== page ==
Conclusions

The current study showed a significant association between overweight and obesity and increased risk of cesarean birth. There is a need for effective personal and public health initiatives to reduce weight before pregnancy in Malawian women. Overweight and obese women should be considered high risk, and diagnosing and monitoring their weight status should be a routine prenatal care procedure. Weight management programs should be implemented in the primary healthcare clinics to counsel and promote weight loss before pregnancy in Malawi. Women of reproductive age should be sensitized to maintain a healthy weight with specific prevention programs on socio-cultural factors that will facilitate the adoption of healthy eating behavior. This can enable women with severe pre-pregnancy obesity to safely achieve quite strict targets for normal weight gain in pregnancy, limiting their risk for the caesarian section and other pregnancy complications.

Abbreviations

ANC: 

Antenatal Care

aOR: 

Adjusted Odds Ratio

BMI: 

Body Mass Index

CI: 

Confidence Interval

CS: 

Caesarean Section

DHS: 

Demographic Health Survey

GEE: 

Generalized Estimating Equations

MDHS: 

Malawi Demographic Health Survey

MPHC: 

Malawi Population and Housing Census

VIF: 

Variance Inflation Factor

WHO: 

World Health Organization

Declarations

Acknowledgments

The authors are sincerely grateful to the MEASURE DHS for providing us with the population-based dataset for this analysis through their archives; http://dhsprogram.com/data/available-datasets.cfm.

Funding

Authors did not receive funding to conduct this study.

Availability of data and materials

The data that support the findings of this study are available from DHS organization repository; http://dhsprogram.com/data/available-datasets.cfm.

Authors’ contributions

PB and ON contributed to the conception and design of the study. PAMN acquired the data. PAMN and TS conducted the analysis and interpretation of the data. ON and PB drafted the first article. PAMN, TS, PB and ON revised the draft critically for important intellectual content. All authors reviewed and approved the final version of the manuscript.

Ethics approval and consent to participate

The original data were collected in confirmation with international and national ethical guidelines laid down in the Helsinki Declaration and all procedures involving human subjects were approved by the Malawi National Health Science Research Committee and the Institutional Review Board of ICF Macro, and the Centers for Disease Control in Atlanta. The consent to participate was obtained from the research participants before each interview. The authors sought permission from the DHS program for the use of the data and approval was obtained to download from the program respository.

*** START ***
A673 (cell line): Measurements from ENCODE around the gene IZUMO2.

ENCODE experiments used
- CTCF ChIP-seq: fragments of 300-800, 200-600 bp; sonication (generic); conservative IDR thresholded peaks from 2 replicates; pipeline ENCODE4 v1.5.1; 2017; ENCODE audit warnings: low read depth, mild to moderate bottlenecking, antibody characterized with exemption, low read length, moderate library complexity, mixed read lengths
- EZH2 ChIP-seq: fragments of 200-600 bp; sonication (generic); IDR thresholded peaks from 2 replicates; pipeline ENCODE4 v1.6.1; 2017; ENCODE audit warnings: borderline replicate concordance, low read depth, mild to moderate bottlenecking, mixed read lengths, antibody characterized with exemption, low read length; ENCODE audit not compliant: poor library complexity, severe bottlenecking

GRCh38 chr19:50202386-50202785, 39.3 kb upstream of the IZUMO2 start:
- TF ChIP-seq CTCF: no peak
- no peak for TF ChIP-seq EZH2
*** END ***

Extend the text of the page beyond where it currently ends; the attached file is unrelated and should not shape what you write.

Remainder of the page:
Consent for publication

Not applicable.

Competing interests

The authors declared that they have no competing interests.

Publisher’s Note

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Open AccessThis article is distributed under the terms of the Creative Commons Attribution 4.0 International License (http://creativecommons.org/licenses/by/4.0/), which permits unrestricted use, distribution, and reproduction in any medium, provided you give appropriate credit to the original author(s) and the source, provide a link to the Creative Commons license, and indicate if changes were made. The Creative Commons Public Domain Dedication waiver (http://creativecommons.org/publicdomain/zero/1.0/) applies to the data made available in this article, unless otherwise stated.

Authors’ Affiliations

(1)
School of Public Health, College of Public Health, Taipei Medical University, Taiwan No. 250, Wu-Hsing Street, Taipei, 110, Taiwan
(2)
School of Public Health and Family Medicine, Department of Public Health, College of Medicine, University of Malawi, Private Bag 360, Chichiri, Blantyre, 3, Malawi
(3)
Department of Public & Environmental Health, School of Medicine & Allied Health Sciences, University of The Gambia, P. O. Box 3530, Brikama, The Gambia
(4)
Department of Nursing and Reproductive Health, School of Medicine & Allied Health Sciences, University of The Gambia, P. O. Box 3530, Banjul Campus, The Gambia

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Copyright

© The Author(s). 2019